Thursday, April 16, 2015

Plato's Call for Philosophical Friendship

A major topic of concern in my so-called philosophical work is the problem of community. Philosophy is unable to exist without a community of thinkers in discourse. However, a community of discourse can be envisioned in many ways and it is important to consider which ones have been taken to be suitable for philosophy. Plato's work seems in great part to be concerned with this problem of philosophical community, and since I feel a kinship towards him as regards the problems philosophical community seem to face I will take him as a guide.
Plato frequently distinguishes between dialectic and debate (and their respective cultures) explicitly and through illustrating these different cultures dramatically. Plato continually affirms dialectic over debate. I see the culture of dialectic in Plato as concerned with truth, and as being a true philosophical culture.
In Plato, dialectic is not concerned with refutation but rather with the disclosure of truth. Discourse (logos) purports to disclose truth, yet it can fail. Socrates' method of dialectic (which even has more than one style) detects such failure by submitting the discourse to questions that seek the grounds of such disclosure. 
A typical result of Socrates' style of dialectic is that no ground is discovered in the discourse of the interlocutor. This does not mean that there actually is no ground, but at least that it is obscured. There are a number of different responses to being presented with the groundlessness of a position (as well as many ways to discover it), but they all seem to contain an element of confusion and a response to that confusion. 
If the grounds of a discourse are not brought to light through dialectic confusion results. Interlocutors deal with this confusion in a number of ways both positive (wonder, interest, friendship, &c) and negative (recalcitrance, filibustering, suspicion, &c). The confusion typical positive outcome suggest something like an anxiety about now knowing whereby one wants to know. This knowing or acknowledged ignorance is a genuine concern for truth where truth was understood as what was unable to be uncovered in the dialectic.
Much of Plato's writing seems intended to promote the positive responses to the confusion of dialectic and justify them over the negative responses. There is another way of reading the results of dialectic that wasn't clearly available or of interest to Plato: evaluation by rules of (more or less)formal logic. When one looks to the discussion with a view primarily to its correctness, one losses access to the work being done to attain to the ground of the discourse and instead only anticipates the errors that the interlocutor may stumble into.
The confusion that interlocutors fall into (in Plato and in every day discourse) is not primordially the result of the violation of rules. These days we are hyper-aware of logical rules. Rules of this kind only seem to emerge from diagnosing the ways a discourse can become confused and appear ungrounded. A discourse seeks to disclose something, and discovering its ungroundedness is essentially discovering the forgetfulness of what it was trying to show through the discourse. This kind of forgetfulness is not simply the violation of formal logic, but yet these violations - since they have a regularity - can be read out of the discourse.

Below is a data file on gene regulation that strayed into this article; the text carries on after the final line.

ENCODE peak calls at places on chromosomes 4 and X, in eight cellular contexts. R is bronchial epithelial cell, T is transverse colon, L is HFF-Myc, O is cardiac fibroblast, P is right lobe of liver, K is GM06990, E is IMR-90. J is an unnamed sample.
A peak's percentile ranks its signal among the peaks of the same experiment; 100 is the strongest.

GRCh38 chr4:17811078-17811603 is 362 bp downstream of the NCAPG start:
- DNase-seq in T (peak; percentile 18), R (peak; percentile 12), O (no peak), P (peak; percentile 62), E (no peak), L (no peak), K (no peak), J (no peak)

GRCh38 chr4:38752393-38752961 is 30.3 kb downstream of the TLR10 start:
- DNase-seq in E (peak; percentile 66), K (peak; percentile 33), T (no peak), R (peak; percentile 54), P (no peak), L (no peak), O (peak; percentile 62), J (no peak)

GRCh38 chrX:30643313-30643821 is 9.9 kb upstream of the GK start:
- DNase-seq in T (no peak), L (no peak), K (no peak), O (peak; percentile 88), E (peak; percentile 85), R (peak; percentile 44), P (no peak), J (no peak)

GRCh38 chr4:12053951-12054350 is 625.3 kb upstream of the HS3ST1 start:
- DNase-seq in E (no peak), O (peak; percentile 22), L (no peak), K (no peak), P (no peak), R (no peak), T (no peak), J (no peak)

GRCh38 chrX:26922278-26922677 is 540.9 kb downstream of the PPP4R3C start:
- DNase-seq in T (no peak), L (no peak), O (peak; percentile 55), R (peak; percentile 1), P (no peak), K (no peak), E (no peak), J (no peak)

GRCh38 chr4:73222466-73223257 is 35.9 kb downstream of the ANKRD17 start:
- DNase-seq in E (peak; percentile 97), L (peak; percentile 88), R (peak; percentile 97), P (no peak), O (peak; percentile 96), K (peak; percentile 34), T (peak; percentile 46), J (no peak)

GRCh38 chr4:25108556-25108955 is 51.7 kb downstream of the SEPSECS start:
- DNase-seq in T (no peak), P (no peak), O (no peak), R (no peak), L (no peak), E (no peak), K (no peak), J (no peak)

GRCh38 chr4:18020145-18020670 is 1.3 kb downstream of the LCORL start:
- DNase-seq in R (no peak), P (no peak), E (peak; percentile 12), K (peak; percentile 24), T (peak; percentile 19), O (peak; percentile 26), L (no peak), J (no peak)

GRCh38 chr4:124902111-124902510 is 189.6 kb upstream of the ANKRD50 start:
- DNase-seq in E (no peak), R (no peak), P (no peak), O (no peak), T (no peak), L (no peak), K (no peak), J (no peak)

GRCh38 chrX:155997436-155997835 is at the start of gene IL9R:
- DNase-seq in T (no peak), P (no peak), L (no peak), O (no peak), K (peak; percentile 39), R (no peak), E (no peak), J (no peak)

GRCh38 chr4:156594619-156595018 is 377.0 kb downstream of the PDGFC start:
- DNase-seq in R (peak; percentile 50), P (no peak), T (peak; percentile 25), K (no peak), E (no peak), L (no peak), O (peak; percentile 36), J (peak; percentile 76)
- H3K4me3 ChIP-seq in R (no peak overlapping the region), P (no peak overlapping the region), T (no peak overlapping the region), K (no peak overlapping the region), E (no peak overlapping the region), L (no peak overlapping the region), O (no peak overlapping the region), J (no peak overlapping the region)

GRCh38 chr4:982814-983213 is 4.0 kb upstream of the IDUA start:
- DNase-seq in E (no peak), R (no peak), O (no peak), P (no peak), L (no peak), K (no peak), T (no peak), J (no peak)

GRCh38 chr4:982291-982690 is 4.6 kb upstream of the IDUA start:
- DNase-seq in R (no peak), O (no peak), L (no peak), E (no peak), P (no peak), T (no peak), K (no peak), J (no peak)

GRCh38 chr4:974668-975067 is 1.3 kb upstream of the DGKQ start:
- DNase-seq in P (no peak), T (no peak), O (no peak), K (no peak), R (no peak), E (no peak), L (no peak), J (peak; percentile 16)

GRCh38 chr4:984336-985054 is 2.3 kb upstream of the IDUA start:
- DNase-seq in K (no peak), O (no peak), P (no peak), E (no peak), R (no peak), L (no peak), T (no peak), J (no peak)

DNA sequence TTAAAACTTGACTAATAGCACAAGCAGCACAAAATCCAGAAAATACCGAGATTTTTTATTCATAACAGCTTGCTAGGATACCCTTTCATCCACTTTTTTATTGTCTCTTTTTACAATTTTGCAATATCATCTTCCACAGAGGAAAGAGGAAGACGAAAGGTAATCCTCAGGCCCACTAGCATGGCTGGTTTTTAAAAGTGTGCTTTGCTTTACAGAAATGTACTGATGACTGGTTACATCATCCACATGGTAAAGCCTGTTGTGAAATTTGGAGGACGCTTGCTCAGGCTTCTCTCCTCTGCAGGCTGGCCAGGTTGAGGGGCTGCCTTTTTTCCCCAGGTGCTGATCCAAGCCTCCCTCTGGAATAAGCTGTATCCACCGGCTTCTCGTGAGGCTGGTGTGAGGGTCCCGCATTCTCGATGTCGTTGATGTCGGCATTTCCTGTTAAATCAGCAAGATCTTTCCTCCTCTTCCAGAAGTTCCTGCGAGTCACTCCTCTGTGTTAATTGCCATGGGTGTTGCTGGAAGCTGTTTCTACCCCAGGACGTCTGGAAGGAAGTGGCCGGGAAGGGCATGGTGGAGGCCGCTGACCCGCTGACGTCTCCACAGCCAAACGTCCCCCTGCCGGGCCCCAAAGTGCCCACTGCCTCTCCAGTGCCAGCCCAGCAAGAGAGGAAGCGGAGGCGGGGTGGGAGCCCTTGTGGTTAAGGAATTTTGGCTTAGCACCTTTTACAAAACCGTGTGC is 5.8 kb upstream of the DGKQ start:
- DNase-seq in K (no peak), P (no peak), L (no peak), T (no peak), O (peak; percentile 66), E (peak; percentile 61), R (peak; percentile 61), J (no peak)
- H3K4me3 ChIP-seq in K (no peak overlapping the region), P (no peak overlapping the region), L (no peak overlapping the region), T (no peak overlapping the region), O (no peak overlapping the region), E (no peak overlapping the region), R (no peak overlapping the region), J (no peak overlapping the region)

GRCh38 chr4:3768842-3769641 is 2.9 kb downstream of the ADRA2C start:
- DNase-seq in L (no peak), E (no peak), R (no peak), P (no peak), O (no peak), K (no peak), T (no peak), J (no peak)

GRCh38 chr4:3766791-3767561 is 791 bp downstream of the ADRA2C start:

On the basis of developing a more or less formal understanding of discourse there is a new attitude one can take that doesn't necessarily concern itself with disclosure but with keeping to the rules, and even playing within the rules. One can present a discourse that avoids those pitfalls and can be persuasive without being concerned with the truth (rhetoric), or introduce paradoxes that intentionally confuse (eristics). With these external guidelines there is the potential for a kind of sport of discourse; this discourse is not concerned with the truth, but with control, power and gain. The culture built around this type of discourse is that of debate or sophistry.
Plato seems to see the negative attitudes of confronting confusion in discourse as promoting or at least accompanying a culture of sophistry. Plato strives to illustrate the needfulness and grounds for true philosophical discourse. He clarifies that which awakens speech into its capacity to disclose: things. He also works out the presuppositions of these things in their capacity to be disclosed through discourse: forms (ideas). 
Plato continually illustrates the difficulty the lover of truth faces in being received with the right attitude. Socrates is continually misunderstood, both by the sophists he discusses with, and by his own friends. It hardly needs to be pointed out that this confusion about Socrates' attitude contributes to his own death, both in the source of his accusation of impiety and in the misunderstanding of his own self-defense.
There seems to be a prejudice against truth that naturally arises from fear and misunderstanding of the anxiety that is the call to the truth. One feels confused and feels thrown out of the truth, but the pain of falling out of the truth is also the invitation or interest of getting back in.
When one grounds philosophy in a system of logic one begins to forget the importance of discourse in its disclosing character, and the sort of community that is required for a discourse at all, let alone a discourse guided by a love of wisdom. Philosophy of this sort is more like sophistry and debate. It no longer concerns itself primarily with disclosing truth, and merely runs along the rails that will keep it from contradictions.
Logic has gained a standing that seems unassailable, and it is correct for logic to be unassailable within certain bounds. It is not appropriate to found the essence of discourse, the attitude towards truth or philosophy itself by this kind of logic.

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